Today’s Guest Blogger is Jane Dystel, president of Dystel & Goderich Literary Management:
Over the weekend, I finished a remarkable first novel. The author had taken many years to complete this work and, in the end, I think the time it took her to do so has paid off (of course, only the marketplace will tell).
Thinking about this – the time it takes a writer to finish a book – brought to mind how different each writer’s process is. I found this very interesting piece on the subject in the Huffington Post.
I have clients who take many years to finish their novels, much like the writer whose work I read this weekend. Then, there are those who actually ask for deadlines (from me) by when they should have their next manuscript completed. And then, of course, there are those who can conceptualize their stories and write them down much much faster.
In the end, there is no right answer to how long it should take a writer to complete his/her manuscript. It is what works for each individual. I find it’s best not to compare your process to others’. Do what feels right for you.
Originally posted on the Dystel and Goderich website, February 29, 2016, “How Long Should It Take Me To Write My Novel?”
Note from Marlene: Jane’s thoughts about self-publishing are in the May 2016 issue of The Writer Magazine. Here’s an excerpt: “As an agency, we are now more interested in developing . . . authors’ careers and helping them be successful hybrid authors—those who are traditionally published and continue to self-publish at the same time.”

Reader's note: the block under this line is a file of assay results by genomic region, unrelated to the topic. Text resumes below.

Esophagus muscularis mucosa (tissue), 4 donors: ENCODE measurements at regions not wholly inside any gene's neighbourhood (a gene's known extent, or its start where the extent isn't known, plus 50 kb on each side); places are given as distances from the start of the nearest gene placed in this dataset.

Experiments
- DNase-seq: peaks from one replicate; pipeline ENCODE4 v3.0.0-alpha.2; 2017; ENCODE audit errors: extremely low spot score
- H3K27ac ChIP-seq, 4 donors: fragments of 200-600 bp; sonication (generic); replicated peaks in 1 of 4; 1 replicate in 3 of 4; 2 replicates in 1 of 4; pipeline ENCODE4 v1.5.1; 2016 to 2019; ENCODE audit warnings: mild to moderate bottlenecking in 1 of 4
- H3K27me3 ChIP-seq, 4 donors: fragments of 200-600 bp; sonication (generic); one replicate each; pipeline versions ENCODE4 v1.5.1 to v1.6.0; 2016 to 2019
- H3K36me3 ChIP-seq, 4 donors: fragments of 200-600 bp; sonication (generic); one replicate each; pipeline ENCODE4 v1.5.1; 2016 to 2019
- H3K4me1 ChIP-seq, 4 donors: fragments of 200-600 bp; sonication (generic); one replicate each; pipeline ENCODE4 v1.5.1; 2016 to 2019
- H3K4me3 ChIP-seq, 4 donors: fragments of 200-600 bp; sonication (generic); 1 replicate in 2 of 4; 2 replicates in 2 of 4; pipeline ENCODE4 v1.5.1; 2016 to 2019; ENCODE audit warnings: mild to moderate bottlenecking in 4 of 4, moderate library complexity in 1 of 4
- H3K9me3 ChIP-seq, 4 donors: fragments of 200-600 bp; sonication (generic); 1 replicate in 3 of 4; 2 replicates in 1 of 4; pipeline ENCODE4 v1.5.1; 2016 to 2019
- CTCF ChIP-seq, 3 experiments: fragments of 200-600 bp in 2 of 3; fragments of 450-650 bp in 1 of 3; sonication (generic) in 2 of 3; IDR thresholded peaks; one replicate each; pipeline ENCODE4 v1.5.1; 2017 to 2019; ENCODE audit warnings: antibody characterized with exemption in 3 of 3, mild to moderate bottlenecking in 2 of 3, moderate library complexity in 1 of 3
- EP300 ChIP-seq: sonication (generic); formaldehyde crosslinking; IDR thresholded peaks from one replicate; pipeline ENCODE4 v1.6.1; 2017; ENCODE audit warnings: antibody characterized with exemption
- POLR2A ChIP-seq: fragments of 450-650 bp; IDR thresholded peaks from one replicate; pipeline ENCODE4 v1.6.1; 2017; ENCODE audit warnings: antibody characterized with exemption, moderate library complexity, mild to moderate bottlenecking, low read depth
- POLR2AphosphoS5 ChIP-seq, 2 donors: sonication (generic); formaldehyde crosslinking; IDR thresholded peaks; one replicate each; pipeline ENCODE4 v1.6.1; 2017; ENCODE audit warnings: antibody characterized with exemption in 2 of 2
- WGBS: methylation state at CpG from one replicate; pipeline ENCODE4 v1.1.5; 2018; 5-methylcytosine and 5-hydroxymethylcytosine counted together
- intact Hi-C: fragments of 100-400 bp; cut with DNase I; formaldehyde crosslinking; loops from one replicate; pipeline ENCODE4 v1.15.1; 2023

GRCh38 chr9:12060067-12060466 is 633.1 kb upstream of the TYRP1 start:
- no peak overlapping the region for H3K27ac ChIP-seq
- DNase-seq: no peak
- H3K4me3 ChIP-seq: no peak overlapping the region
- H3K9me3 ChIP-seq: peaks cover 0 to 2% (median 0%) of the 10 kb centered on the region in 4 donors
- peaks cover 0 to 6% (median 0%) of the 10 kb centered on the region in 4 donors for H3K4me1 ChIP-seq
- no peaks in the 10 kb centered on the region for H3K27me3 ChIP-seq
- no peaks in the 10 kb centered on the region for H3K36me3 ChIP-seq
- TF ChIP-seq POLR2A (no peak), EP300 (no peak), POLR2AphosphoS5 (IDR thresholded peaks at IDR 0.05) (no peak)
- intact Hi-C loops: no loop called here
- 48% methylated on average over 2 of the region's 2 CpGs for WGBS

Jane Dystel, President, has been an agent since 1986. Her publishing career began at Bantam Books. She then moved to Grosset & Dunlap, where she was a managing editor and later an acquisitions editor. From there, she went on to become Publisher of World Almanac Publications, where she created her own imprint. When she joined the agency that would soon become Acton and Dystel, Inc., she quickly developed a reputation for honesty, forthrightness, hard work, and real commitment to her authors and their writing careers. In 1994, with a growing roster of clients, she founded Jane Dystel Literary Management, which became Dystel & Goderich Literary Management in 2003. Born in Chicago, Jane grew up in Rye, New York. She is the daughter of publishing legend, Oscar Dystel, who is currently a consultant for DGLM. In her teens, she was an accomplished figure skater. Jane received her BA from New York University and attended Georgetown law school for one year before leaving for her first job in publishing. She has an abiding interest in legal subjects. She is married to Steven Schwinder and has a daughter, Jessica, and a son, Zachary. She lives in New York City with her family and two dachshunds and is a tenacious golfer.